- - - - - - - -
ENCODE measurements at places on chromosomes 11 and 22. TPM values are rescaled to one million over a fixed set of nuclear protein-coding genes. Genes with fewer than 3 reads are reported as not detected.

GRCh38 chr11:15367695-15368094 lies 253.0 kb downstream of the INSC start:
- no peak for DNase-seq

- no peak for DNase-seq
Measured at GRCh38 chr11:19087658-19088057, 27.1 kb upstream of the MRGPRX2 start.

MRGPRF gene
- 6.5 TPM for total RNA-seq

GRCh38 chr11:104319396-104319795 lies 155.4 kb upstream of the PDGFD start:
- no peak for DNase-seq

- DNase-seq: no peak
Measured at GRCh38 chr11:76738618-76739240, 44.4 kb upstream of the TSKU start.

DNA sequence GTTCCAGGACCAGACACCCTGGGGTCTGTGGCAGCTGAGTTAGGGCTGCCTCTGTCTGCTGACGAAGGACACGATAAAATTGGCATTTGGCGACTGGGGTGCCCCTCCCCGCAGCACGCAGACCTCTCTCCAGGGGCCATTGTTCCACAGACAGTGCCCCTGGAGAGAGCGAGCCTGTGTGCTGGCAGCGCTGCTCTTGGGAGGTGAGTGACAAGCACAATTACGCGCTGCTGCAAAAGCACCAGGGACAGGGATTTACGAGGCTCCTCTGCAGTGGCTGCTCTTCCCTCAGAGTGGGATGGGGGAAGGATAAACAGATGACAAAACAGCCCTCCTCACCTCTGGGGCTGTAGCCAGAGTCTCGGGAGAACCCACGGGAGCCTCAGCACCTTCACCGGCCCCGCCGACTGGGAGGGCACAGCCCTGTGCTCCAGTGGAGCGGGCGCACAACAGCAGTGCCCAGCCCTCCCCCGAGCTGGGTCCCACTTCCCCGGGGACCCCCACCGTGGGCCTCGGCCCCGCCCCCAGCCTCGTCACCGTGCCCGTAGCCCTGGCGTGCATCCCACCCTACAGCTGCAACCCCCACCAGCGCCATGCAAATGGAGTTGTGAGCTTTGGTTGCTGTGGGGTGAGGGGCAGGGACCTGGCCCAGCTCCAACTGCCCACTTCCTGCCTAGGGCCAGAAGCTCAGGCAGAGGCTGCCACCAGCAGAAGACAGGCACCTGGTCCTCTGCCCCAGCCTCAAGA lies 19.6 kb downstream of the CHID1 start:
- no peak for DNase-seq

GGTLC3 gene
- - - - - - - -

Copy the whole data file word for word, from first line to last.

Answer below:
ENCODE measurements at places on chromosomes 11 and 22. TPM values are rescaled to one million over a fixed set of nuclear protein-coding genes. Genes with fewer than 3 reads are reported as not detected.

GRCh38 chr11:15367695-15368094 lies 253.0 kb downstream of the INSC start:
- no peak for DNase-seq

- no peak for DNase-seq
Measured at GRCh38 chr11:19087658-19088057, 27.1 kb upstream of the MRGPRX2 start.

MRGPRF gene
- 6.5 TPM for total RNA-seq

GRCh38 chr11:104319396-104319795 lies 155.4 kb upstream of the PDGFD start:
- no peak for DNase-seq

- DNase-seq: no peak
Measured at GRCh38 chr11:76738618-76739240, 44.4 kb upstream of the TSKU start.

DNA sequence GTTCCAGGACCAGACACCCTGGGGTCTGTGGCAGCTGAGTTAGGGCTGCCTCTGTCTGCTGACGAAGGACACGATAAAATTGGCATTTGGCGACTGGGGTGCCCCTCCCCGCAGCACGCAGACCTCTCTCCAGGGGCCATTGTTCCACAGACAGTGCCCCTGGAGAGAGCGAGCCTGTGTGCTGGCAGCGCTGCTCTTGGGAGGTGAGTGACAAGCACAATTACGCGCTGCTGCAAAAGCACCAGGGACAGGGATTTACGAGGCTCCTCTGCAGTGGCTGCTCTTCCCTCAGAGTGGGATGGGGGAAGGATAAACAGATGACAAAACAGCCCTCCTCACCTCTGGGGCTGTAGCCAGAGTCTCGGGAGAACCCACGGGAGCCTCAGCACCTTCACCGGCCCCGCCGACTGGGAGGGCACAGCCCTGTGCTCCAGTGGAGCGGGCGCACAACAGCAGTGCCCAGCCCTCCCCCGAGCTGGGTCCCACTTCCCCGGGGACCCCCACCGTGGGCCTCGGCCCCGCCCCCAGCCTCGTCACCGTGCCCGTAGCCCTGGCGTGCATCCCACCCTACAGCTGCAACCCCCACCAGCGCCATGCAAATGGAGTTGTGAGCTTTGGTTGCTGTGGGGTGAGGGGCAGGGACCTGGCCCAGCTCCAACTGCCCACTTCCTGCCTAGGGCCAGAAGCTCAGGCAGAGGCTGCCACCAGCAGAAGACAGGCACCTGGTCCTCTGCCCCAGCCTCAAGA lies 19.6 kb downstream of the CHID1 start:
- no peak for DNase-seq

GGTLC3 gene